JERUSALEM (AFP) – Lebanese militant group Hezbollah has given Israel a photograph and poignant letter written by an airman missing for more than 20 years, as part of a rare prisoner swap, a newspaper said on Monday.
Ron Arad, a national hero in Israel who has never been officially declared dead, wrote the letter to his wife Tami in 1986, shortly after he was captured in Lebanon during the civil war after ejecting from his fighter-bomber.
Tami was given the letter at Israel’s defence ministry headquarters in Tel Aviv last week, along with a photograph of Arad, the existence of which was previously unknown, the top-selling Yediot Aharonot newspaper said.
She authenticated the letter by her husband’s handwriting and its intimate endearments, the paper said.
The long letter detailed Arad’s deep love for his wife, their daughter, who was just a baby when he disappeared, and his family, causing Tami to break down in tears when she read it, Yediot Aharonot said.
The documents were the first news of the air force navigator since September 2006 when Lebanese and Israeli television broadcast footage dating back to 1988 of Arad identifying himself in captivity, and a still photograph.
Hezbollah handed over the letter and the corpse of an Israeli civilian in exchange for the bodies of two Hezbollah militants and a prisoner last Monday in the first such swap between the two enemies in nearly four years.
Hezbollah also gave Israel the introduction of a report about its fruitless efforts to find out what happened to Arad, Yediot Aharonot said.
The navigator has been missing since 1986. He is believed to have been captured by Shiite movement, Amal, headed by Nabih Berri who is now speaker of the Lebanese parliament.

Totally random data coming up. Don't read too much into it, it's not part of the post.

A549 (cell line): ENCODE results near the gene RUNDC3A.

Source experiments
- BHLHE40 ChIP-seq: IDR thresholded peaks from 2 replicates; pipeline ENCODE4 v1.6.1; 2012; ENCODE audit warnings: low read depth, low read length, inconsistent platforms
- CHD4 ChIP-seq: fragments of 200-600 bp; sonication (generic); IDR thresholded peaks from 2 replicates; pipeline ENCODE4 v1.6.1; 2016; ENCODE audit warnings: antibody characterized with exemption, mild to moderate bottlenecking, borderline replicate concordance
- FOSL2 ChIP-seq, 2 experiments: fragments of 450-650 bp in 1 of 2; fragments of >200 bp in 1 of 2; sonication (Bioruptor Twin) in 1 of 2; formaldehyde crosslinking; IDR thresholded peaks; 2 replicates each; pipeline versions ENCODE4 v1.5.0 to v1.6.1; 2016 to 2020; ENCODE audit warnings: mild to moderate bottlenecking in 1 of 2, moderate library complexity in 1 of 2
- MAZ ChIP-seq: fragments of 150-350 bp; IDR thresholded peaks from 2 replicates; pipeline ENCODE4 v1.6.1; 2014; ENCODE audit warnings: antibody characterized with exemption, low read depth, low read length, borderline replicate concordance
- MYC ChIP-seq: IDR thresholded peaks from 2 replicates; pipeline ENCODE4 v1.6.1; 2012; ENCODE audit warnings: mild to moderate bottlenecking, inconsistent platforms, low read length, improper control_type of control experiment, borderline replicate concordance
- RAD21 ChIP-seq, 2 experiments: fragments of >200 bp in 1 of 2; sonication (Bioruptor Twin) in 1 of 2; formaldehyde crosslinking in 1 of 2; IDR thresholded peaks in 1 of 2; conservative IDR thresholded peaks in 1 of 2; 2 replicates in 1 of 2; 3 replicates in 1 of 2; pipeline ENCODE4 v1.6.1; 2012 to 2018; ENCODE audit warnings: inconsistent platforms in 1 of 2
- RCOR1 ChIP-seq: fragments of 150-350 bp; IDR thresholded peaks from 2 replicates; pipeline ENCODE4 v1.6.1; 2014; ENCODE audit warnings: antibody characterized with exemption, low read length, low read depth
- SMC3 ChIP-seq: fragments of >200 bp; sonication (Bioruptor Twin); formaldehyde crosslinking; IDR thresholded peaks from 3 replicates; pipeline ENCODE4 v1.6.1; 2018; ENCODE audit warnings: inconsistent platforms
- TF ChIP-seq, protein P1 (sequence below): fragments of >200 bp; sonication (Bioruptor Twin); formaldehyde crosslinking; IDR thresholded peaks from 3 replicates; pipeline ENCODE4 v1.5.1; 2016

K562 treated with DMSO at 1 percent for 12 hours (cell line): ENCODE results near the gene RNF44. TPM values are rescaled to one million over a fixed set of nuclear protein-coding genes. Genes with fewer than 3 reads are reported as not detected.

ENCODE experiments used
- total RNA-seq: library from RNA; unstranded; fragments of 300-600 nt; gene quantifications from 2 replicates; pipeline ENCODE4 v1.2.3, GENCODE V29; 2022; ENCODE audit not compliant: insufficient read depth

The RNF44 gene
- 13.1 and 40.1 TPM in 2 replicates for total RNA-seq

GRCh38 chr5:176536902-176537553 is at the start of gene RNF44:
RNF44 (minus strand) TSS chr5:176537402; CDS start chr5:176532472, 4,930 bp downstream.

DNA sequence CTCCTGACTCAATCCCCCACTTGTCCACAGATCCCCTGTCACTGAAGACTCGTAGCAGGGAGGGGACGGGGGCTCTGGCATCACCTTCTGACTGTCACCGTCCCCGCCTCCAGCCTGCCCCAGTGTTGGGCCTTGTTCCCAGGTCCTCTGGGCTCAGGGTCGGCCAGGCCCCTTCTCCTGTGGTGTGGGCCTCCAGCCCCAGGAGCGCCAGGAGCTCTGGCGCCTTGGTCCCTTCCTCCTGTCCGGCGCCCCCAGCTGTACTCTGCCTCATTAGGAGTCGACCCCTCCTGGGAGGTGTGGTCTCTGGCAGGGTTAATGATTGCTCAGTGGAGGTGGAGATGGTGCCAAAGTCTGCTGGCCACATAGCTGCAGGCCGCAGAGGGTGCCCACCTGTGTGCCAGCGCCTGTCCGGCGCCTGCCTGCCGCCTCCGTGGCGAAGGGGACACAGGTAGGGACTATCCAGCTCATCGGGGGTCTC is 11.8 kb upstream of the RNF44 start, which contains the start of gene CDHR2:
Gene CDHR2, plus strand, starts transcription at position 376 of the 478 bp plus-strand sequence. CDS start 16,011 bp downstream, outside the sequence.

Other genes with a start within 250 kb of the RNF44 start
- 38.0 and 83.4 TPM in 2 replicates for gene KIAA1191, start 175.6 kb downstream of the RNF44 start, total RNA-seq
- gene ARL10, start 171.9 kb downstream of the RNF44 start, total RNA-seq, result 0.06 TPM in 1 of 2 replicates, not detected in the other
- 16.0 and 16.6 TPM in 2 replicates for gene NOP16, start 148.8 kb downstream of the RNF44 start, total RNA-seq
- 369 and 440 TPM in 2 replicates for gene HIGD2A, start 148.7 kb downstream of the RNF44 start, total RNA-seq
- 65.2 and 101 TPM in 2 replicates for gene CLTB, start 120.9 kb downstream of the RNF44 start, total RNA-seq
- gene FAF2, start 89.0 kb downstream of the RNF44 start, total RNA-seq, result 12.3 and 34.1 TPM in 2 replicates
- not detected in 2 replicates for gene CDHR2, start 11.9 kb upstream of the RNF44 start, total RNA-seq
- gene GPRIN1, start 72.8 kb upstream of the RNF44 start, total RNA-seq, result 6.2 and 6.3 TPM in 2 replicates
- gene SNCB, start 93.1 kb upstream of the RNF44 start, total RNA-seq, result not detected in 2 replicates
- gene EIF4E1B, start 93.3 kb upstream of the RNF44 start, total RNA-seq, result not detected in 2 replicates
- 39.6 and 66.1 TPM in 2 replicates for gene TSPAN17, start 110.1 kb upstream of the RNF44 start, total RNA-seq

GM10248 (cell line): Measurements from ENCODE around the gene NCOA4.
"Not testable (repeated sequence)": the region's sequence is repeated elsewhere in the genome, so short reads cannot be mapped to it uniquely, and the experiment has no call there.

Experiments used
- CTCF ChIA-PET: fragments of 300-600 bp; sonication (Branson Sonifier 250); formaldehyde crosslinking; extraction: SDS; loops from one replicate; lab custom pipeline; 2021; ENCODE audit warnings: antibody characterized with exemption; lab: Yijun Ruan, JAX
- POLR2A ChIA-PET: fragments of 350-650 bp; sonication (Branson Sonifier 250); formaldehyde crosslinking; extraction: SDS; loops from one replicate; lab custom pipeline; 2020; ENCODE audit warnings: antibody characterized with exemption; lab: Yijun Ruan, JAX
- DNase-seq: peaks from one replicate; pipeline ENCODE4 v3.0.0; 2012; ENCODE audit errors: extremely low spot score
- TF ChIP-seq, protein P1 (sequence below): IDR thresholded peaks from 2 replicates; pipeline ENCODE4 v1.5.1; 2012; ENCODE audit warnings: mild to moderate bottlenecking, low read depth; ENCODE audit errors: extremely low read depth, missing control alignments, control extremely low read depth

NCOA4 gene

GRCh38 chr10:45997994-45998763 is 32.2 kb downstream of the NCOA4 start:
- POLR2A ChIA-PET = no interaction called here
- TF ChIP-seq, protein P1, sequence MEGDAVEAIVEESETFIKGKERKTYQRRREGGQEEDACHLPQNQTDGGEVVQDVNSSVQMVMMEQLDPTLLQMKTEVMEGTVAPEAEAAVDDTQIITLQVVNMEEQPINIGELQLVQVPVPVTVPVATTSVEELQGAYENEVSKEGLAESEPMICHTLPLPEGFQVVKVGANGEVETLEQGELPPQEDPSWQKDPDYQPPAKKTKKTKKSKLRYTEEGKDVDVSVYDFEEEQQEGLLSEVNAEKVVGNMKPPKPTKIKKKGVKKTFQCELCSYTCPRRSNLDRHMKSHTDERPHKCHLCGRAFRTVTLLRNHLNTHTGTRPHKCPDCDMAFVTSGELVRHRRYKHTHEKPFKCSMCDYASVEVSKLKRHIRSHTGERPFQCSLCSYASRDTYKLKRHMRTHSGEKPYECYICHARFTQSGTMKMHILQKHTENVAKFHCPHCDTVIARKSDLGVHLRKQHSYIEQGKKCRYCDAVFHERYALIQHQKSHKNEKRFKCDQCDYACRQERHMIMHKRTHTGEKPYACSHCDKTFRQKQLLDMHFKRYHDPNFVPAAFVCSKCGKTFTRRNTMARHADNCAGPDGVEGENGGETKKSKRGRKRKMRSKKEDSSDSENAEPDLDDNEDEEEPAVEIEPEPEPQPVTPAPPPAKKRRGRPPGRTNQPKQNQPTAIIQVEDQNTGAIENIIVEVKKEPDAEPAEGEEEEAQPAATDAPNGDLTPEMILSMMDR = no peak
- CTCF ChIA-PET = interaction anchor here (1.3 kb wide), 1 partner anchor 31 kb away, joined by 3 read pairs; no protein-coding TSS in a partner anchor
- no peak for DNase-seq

Israel refuses to declare Arad officially dead. In January 2006, Hezbollah chief Hassan Nasrallah said he was probably dead although he had no proof.
Israel engaged in lengthy negotiations for the release of Arad but contact was terminated when it bombed the south Lebanon village of Maydoun in 1996.
Amal security chief Mustafa Dirani, whom Israeli commandos kidnapped from southern Lebanon in 1994, was thought to have handed over Arad to Hezbollah who reportedy held him in the southern Bekaa Valley.
Israel has accused Hezbollah of handing him over to Iran, claims Tehran has long denied.
Israel released Dirani in January 2004 with hundreds of Palestinian and other Arab prisoners in an exchange with Hezbollah for kidnapped Israeli businessman Elchanan Tannenbaum and the remains of three Israeli soldiers.
Hezbollah also agreed to hand over information on Arad’s fate in exchange for freeing Lebanese Samir Kantar but the agreement was never finalised.
Kantar was sentenced to 542 years in jail in 1980 for an attack in northern Israel in which an Israeli scientist, his daughter and a policeman were killed.
The Arad family has established an association offering a 10 million dollar reward for information on the airman’s fate.